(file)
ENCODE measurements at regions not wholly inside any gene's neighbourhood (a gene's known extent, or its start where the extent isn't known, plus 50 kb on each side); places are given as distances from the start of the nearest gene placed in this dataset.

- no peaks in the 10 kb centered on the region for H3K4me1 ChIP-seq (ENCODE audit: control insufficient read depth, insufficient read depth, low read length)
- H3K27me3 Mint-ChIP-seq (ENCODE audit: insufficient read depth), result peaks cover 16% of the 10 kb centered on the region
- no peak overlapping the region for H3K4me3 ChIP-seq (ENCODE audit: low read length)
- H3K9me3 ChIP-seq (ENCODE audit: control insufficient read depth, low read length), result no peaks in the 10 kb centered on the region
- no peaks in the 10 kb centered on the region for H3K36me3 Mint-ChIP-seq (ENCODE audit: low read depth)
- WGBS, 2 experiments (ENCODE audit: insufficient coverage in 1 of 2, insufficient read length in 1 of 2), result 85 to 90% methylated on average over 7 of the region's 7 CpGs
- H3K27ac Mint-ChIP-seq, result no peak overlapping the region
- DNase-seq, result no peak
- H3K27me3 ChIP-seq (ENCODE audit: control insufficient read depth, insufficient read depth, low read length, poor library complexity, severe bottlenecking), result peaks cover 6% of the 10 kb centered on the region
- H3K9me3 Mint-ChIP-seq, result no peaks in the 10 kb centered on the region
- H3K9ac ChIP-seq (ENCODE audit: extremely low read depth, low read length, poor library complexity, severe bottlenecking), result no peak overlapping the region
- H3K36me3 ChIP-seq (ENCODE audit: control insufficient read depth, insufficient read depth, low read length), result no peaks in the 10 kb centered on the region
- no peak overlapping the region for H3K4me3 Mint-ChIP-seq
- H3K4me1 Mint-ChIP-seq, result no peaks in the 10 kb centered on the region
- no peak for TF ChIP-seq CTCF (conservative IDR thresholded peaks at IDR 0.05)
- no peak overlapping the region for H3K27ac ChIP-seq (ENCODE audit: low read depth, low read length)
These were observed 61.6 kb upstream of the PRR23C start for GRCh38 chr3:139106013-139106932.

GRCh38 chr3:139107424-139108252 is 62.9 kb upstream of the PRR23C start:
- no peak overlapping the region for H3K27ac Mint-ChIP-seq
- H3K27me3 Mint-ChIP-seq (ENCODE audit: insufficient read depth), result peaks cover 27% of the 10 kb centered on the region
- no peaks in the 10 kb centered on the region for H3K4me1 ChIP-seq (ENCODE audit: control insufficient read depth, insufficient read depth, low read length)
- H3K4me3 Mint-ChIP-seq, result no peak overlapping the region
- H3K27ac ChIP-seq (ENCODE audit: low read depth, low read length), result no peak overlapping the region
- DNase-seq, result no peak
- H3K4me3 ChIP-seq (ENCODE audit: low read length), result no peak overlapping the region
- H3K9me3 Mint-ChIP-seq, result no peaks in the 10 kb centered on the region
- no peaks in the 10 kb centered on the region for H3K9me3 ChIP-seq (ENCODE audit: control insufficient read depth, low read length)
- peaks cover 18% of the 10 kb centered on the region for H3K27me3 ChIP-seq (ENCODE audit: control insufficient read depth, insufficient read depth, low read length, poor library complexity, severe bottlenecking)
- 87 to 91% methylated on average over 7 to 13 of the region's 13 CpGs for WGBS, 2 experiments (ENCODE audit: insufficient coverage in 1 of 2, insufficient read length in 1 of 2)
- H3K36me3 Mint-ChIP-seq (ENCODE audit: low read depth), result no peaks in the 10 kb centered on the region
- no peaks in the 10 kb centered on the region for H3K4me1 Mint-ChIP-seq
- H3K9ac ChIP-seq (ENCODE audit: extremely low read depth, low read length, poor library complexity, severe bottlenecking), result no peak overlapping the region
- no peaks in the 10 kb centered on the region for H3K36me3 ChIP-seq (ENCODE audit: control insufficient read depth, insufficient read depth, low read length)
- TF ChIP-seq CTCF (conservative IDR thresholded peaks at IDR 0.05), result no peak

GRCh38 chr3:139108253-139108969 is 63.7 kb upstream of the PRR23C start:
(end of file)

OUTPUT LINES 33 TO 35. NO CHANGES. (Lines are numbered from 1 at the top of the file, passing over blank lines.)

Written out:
- H3K9ac ChIP-seq (ENCODE audit: extremely low read depth, low read length, poor library complexity, severe bottlenecking), result no peak overlapping the region
- no peaks in the 10 kb centered on the region for H3K36me3 ChIP-seq (ENCODE audit: control insufficient read depth, insufficient read depth, low read length)
- TF ChIP-seq CTCF (conservative IDR thresholded peaks at IDR 0.05), result no peak